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Theatre: The Nottingham Passion

06 April 2023

This Passion play set the imagination a task, says Pat Ashworth

Judas (Ade Andrews) in The Nottingham Passion

Judas (Ade Andrews) in The Nottingham Passion

JAMES PACEY has been refining his Passion play since 2011. Its first incarnation, The Newark Passion, was followed by The Cambridge Passion, The Hucknall Passion, and other stagings, a pedigree that rapidly secured two sell-out performances last weekend at St Mary’s in the Lace Market, the civic church of Nottingham.

Here — to the bemusement of passers-by — the long queue to be admitted to the 90-minute performance snaked far outside the churchyard to the street beyond. It’s something Nottingham is more used to seeing outside Rock City.

This is a highly stylised play for a community cast. It has no set and almost no props, and much of it is delivered in a formal and detached style, daring the Gospel words to speak for themselves. Aside from the key protagonists — Jesus, of course, with Judas and Pilate — the individual characters are not fleshed out to any degree.

That’s a bit of a gamble, given the interpretations that we have become most familiar with: the raw, earthy Mystery cycles, and the gutsy, contemporary Passions of Liverpool, Manchester, and the rest. I missed the visceral. There was power in the silence, the stillness, the shadows of this grand and lofty building, but I wanted my heart to sink to my boots and my hands go to my face at the enormity re-enacted before me.

It has a cinematic score, with resonances of epic films such as King of Kings and Ben-Hur; and the lighting floods the chancel in cold blue or hot red, up-lights the pillars, and washes the audience in white light at key moments such as the arrest of Jesus. A single spotlight in a dramatically darkened church highlights the face of a distraught and shaking Judas Iscariot.

He is played by Ade Andrews, a familiar figure in Nottingham, where he is one of two Robin Hoods, ambassadors for the city. He is jumpy from the moment of his betrayal, stooping to retrieve the bag of silver that the High Priests toss to the ground like meat to a dog. When he identifies Jesus in the Garden, there is no kiss: rather, it is Jesus who embraces Judas.

The figure of the risen Christ (Simon Carter) in The Nottingham Passion

The play opens with John’s baptising of Jesus. Simon Carter’s Christ is a likeable, contemporary figure, a man who has the knack of making any individual he is talking to feel as though they are the only person in the world that matters. He looks into their souls, and tells the parable of the vineyard to a couple of children like a dad reading a bedtime story.

But his mildness vanishes when he rages at the Temple desecration, and, in Gethsemane, his fierce agony is less a prayer, more a soliloquy. The most telling moment is when Barabbas, who keeps his head down while his future is in the balance, is freed. He sidles past a Jesus whose direct gaze compels him to pause.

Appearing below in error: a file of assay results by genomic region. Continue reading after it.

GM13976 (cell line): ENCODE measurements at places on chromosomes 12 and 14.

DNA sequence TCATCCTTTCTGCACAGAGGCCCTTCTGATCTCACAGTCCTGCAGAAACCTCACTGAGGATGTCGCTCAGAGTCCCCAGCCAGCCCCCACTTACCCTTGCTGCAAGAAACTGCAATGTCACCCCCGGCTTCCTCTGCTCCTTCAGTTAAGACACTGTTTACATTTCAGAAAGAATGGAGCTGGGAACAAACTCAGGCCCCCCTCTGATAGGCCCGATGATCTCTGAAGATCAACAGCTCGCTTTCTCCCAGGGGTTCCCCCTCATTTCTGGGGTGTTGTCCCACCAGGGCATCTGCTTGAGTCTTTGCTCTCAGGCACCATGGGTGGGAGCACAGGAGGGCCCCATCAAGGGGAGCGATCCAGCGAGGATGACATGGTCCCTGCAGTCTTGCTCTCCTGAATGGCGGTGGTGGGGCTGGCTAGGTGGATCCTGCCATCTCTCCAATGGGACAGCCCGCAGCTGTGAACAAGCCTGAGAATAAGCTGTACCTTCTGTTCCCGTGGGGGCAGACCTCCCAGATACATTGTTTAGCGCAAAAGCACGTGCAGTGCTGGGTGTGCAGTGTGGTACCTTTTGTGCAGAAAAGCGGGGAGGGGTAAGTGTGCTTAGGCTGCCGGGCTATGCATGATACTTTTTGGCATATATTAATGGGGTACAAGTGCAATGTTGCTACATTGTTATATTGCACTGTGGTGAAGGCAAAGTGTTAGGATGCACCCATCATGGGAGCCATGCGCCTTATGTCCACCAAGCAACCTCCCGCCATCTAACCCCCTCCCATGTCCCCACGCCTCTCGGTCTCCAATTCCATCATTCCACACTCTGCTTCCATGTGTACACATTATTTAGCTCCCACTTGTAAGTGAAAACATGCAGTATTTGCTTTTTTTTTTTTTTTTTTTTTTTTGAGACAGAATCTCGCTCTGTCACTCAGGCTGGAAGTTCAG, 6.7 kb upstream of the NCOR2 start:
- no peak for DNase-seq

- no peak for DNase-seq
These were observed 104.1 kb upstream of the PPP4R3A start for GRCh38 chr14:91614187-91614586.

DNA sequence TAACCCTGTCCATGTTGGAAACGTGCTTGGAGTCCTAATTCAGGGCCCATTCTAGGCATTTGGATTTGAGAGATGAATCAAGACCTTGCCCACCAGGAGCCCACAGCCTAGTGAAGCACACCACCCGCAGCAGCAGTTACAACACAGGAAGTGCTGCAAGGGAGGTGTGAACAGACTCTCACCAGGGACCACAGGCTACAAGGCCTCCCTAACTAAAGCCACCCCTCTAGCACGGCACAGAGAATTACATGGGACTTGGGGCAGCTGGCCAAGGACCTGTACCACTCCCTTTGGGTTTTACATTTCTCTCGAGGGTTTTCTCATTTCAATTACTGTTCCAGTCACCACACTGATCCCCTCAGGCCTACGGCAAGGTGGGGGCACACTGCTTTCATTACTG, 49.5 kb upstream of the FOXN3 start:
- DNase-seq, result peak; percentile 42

It is Pilate (Iain Turner), cold and brusque, who looks Jesus straight in the eye as he demands, “What is truth?” and dismisses the matter as a religious one that has nothing to do with him. He’s a Roman, he says curtly. Why should it?

There is no crucifixion scene. There is a chill factor in the objective voice in the distant background which informs us how a crucifixion was carried out, and imagination comes into play as we hear the sound of the nails. Heads turned on this occasion to see whether there was anything to be seen.

The absence of this dimension, though, has the effect of reducing characters such as Mary the mother of Jesus to a very fleeting appearance in the story, moving us on to Mary Magdalene at the tomb, where she physically embraces the risen Christ. Then it is briskly onward to Emmaus, Thomas, and the Great Commission.

My memorable moment, as an onlooker, was the point at which Christ stumbled and fell on the road to Calvary. He fell within inches of my seat on the aisle, and his heavy cross rebounded. Peter (Becky Bloor) came alive for me, too, with the taut cry in the upper room of “My faith is all I have.”

The imperative was a mission one when The Newark Passion had that first outing. It always will be. This was a hugely appreciative and, I would guess, a predominantly Christian audience, for whom a focus on the truth of the gospel is a refreshing draught of water. It was in part funded by the Passion Trust and the diocese of Southwell & Nottingham.

Pacey, a former theatre practitioner and director, who was ordained in 2015 and is currently a hospital chaplain, has recently been appointed Canon Chancellor of Hereford Cathedral. I would put my money on a Hereford Passion at some point in the future.

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